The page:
STATE BAR’S DISPUTE RESOLUTION SECTION ISSUES
NEW REPORT ON USE OF DISCOVERY IN ARBITRATION
Report addresses problem of controlling discovery
in domestic commercial arbitration
ALBANY – A new report issued by the New York State Bar
Association’s Dispute Resolution Section sets forth Precepts that
will help arbitrators handle discovery in domestic commercial cases in a
cost-effective and fair manner, consistent with the expectation of the
parties who select the arbitration process. The Report On Arbitration
Discovery in Domestic Commercial Cases can be a significant tool
particularly as the use of arbitration grows for large, complex
commercial cases, as well as smaller cases.
“The Dispute Resolution Section’s report is a
particularly exciting development for the still growing field of
alternative dispute resolution. I am deeply grateful for, and proud of,
the work of the drafting committee – Carroll Neesemann, Sherman
Kahn, and John Wilkinson – for creating what will be an essential
guide to arbitrators in orchestrating discovery and making discovery
determinations in domestic commercial arbitration,” said Simeon H.
Baum of New York (Resolve Mediation Services, Inc.), the first, and
immediate past, chair of the Dispute Resolution Section.
“The State Bar has a longstanding tradition of responding
to the critical issues that affect our profession. The approval of this
report will go a long way toward helping arbitrators resolve future
discovery disputes in a manner balancing the values of efficiency,
responsiveness to party expectations, procedural due process, and
fairness. The result should greatly benefit practitioners, parties, and
administrators – in short all users of the arbitration
process,” he concluded.
At the request of Immediate Past State Bar President Bernice K.
Leber of New York (Arent Fox LLP), the Dispute Resolution Section
studied the use of arbitration in domestic commercial matters. The
section performed research, conducted interviews with members of the
arbitration bar and representatives of arbitration organizations, and
reviewed work done by such organizations and other literature on the
subject of arbitration discovery.
Among the many
arbitration discovery Precepts contained in the report are:
Arbitrators must exercise
judgment to produce a discovery regimen that is specific and appropriate
to the given case.
It is important that ground
rules governing an arbitration be clearly established in the period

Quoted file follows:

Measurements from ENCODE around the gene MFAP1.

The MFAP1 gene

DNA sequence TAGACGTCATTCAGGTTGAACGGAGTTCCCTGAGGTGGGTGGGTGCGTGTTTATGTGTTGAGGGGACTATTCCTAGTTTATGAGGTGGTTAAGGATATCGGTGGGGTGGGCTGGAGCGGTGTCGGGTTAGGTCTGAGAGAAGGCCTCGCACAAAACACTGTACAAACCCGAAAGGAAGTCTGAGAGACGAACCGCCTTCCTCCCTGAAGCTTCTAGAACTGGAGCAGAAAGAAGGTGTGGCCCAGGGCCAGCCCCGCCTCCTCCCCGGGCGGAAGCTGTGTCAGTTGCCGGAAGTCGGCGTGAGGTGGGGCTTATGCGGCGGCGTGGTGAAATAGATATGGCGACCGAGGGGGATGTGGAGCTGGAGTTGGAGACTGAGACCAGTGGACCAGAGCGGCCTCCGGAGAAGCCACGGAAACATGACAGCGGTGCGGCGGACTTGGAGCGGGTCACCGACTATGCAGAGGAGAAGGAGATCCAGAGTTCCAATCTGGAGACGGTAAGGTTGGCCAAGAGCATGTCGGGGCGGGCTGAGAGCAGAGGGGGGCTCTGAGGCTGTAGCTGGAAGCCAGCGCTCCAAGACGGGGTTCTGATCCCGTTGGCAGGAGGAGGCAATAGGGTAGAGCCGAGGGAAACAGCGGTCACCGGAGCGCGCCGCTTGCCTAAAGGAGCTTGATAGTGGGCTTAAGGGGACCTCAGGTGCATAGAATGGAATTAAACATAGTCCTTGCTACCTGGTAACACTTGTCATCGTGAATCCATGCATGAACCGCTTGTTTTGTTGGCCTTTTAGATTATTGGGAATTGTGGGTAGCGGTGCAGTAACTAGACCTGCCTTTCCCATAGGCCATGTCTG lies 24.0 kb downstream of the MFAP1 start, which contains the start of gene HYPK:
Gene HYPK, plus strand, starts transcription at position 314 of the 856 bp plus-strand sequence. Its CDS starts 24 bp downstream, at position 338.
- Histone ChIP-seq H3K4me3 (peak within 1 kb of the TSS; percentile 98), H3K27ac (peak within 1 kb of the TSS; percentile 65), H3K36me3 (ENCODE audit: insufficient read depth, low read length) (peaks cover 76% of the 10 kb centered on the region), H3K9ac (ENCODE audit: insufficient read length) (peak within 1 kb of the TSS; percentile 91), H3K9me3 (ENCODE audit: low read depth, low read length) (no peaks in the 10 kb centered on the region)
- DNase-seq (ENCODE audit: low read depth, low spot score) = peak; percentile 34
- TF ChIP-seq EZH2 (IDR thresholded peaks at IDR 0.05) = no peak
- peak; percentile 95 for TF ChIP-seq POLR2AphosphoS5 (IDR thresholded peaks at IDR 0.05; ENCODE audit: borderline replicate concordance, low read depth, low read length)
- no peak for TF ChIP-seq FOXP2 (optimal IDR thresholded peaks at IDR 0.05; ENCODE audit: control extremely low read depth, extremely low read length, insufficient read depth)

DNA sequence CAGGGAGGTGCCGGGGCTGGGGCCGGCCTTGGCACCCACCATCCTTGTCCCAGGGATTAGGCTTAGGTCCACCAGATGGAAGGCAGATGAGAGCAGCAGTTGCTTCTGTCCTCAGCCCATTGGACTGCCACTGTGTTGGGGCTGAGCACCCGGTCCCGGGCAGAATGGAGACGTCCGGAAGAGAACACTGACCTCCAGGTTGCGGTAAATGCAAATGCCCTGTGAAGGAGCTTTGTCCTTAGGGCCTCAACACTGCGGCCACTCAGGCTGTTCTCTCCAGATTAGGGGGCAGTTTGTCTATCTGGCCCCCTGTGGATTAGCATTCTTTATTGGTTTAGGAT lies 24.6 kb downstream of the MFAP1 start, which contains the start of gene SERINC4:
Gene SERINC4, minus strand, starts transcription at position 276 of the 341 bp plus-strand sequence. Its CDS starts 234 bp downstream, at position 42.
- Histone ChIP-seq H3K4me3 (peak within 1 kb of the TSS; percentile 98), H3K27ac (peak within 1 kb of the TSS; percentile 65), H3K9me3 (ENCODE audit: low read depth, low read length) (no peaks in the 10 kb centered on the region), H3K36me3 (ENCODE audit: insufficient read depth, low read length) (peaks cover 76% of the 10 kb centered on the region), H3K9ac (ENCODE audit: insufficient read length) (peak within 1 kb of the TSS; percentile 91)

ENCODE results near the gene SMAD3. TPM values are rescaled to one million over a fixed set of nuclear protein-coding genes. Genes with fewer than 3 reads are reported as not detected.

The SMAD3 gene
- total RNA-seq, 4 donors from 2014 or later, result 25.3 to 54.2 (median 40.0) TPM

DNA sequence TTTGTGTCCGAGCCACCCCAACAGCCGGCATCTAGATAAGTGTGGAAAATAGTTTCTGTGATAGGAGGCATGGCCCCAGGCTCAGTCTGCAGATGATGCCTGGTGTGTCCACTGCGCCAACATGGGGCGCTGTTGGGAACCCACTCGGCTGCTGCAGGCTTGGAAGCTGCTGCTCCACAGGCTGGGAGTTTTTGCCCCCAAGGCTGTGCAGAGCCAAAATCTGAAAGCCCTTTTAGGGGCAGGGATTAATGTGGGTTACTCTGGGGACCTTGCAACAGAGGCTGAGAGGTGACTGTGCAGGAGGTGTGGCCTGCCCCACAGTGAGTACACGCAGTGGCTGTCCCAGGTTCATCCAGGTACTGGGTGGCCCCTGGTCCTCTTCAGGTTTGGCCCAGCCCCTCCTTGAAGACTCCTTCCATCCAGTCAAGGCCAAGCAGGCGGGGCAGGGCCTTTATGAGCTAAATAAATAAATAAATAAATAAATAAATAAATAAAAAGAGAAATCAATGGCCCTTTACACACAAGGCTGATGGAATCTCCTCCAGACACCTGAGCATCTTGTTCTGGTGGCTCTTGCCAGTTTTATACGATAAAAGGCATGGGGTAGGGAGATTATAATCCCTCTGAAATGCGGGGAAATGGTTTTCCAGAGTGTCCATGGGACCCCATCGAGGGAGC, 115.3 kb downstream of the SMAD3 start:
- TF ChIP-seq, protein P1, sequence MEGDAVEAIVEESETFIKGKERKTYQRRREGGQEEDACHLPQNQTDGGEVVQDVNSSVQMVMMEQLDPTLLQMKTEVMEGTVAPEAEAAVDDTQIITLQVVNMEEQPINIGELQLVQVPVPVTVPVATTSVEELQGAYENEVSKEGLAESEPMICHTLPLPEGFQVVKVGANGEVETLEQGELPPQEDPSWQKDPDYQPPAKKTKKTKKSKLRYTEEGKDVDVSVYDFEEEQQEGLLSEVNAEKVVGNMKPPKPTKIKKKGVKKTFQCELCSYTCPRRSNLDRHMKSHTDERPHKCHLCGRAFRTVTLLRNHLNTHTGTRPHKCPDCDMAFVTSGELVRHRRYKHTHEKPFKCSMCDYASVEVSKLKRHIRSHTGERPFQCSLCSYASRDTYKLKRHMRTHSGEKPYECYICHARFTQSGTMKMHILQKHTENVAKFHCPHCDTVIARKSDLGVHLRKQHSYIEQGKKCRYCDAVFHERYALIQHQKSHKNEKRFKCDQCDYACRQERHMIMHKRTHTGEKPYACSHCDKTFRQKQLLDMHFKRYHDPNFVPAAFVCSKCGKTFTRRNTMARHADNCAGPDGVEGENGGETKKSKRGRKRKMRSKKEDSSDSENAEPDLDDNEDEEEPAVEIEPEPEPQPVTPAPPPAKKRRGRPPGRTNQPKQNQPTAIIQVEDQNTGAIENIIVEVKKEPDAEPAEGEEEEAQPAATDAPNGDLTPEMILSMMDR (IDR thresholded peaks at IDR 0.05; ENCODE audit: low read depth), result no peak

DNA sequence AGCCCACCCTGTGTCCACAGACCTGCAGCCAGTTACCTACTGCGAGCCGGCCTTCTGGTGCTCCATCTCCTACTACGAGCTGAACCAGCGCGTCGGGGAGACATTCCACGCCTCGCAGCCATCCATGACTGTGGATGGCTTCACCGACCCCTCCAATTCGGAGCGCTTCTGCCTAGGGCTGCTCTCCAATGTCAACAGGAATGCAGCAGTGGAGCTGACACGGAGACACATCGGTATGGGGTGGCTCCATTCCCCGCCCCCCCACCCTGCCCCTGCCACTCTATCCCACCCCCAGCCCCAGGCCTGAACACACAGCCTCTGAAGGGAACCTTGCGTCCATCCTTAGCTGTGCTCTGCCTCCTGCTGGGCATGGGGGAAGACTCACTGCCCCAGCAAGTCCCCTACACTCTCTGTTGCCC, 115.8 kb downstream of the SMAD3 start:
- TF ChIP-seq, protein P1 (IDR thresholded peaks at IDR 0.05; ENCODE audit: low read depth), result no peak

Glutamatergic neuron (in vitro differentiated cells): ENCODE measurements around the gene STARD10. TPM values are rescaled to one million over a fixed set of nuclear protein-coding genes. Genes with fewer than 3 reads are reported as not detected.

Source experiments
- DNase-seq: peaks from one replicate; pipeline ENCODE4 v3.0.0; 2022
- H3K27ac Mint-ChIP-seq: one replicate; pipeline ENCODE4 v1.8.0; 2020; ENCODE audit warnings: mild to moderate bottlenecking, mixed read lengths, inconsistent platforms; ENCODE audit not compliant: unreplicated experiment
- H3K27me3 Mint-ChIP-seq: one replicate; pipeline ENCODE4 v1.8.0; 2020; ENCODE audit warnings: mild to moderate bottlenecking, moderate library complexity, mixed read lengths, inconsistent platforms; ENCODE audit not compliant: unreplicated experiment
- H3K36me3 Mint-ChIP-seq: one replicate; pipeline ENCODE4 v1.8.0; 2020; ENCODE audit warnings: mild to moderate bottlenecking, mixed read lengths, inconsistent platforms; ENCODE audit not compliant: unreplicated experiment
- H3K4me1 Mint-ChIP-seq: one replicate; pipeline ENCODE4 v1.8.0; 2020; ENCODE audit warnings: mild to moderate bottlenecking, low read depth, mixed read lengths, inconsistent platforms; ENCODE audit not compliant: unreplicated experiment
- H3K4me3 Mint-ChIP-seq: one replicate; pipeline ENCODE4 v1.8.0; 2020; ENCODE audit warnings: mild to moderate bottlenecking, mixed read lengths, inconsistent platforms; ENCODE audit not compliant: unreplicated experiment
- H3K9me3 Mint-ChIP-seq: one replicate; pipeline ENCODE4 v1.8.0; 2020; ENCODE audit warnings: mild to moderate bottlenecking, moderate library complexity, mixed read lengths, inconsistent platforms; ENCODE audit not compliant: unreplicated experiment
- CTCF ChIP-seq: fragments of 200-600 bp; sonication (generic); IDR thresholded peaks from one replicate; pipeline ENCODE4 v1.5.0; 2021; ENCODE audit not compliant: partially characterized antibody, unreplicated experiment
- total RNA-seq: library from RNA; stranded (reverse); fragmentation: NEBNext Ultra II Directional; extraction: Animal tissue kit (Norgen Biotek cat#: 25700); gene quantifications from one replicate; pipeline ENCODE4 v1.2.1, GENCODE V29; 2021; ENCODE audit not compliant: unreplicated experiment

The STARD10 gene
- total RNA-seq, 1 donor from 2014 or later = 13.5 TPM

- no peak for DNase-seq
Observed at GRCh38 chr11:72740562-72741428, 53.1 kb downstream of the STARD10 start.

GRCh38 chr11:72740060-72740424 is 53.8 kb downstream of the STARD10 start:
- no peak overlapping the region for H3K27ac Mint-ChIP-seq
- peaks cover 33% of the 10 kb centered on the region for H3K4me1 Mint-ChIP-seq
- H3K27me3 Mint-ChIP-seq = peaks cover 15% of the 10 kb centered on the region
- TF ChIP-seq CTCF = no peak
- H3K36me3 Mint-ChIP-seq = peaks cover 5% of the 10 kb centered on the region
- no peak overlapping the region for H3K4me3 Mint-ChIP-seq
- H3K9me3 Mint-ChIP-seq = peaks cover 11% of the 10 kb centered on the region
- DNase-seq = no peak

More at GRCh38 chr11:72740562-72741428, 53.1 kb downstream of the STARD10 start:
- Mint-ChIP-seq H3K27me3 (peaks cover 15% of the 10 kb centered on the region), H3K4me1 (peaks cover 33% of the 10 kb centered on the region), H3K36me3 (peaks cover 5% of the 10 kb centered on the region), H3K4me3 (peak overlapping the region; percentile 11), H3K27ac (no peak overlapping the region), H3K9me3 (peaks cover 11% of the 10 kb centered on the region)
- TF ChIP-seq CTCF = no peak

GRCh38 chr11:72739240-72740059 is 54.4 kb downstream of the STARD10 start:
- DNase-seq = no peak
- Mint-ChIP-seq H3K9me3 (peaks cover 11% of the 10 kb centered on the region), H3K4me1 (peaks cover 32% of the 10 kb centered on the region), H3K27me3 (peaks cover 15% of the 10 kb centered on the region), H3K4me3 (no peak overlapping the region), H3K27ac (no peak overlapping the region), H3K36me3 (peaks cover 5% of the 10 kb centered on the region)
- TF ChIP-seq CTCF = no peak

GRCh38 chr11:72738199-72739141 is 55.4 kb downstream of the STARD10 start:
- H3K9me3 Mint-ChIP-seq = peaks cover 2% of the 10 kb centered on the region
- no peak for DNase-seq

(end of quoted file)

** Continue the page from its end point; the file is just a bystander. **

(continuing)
immediately following the initiation of the arbitration. The arbitrator
should promptly study the facts and the issues and be fully prepared to
preside effectively over the early, formative stages of the case in a
way that will ultimately lead to an expeditious, cost-effective and fair
While there can be no
objective standard for the appropriate scope of e-discovery in all
cases, an early order containing language along the following lines can
be an important first step in limiting such discovery in a large number
It is also essential for the
arbitrator to maintain control of the proceedings and to move the case
forward to an orderly and timely conclusion. The arbitrator has many
tools that can be used both to ensure the fairness of the proceedings
and to prevent disruption in the rare case where one side may withhold
its cooperation. Those tools may include, for example, the making of
adverse factual inferences against a party that has refused to come
forward with required evidentiary materials on an important issue, the
preclusion of proof, and/or the allocation of costs.
It is essential that
arbitration discovery disputes be resolved promptly and efficiently
because exhaustive discovery motions can unduly extend the discovery
period and significantly add to the cost of the arbitration.
In addition to the Precepts, the report also includes Factors an
arbitrator should consider in determining the appropriate scope of
discovery, including the nature of the dispute, the characteristics of
the parties, the terms of their agreement, the relevance of requested
discovery and the parties' reasonable need for it, and matters of
privilege and confidentiality.
Established in 2008 as the 24th Section of the New York State Bar
Association, the Dispute Resolution Section provides a forum for
improving the processes and the understanding of dispute resolution
alternatives, for enhancing the proficiency of practitioners, and for
increasing the knowledge and availability of party-selected
The 76,000-member New York State Bar Association is the official
statewide organization of lawyers in New York and the largest voluntary
state bar association in the nation. Founded in 1876, State Bar programs
and activities have continuously served the public and improved the
justice system for more than 130 years.
NEW YORK STATE BAR ASSOCIATION, ONE ELK STREET, ALBANY, NY 12207 PH: (518) 463-3200 SECURE FX: (518) 463-5993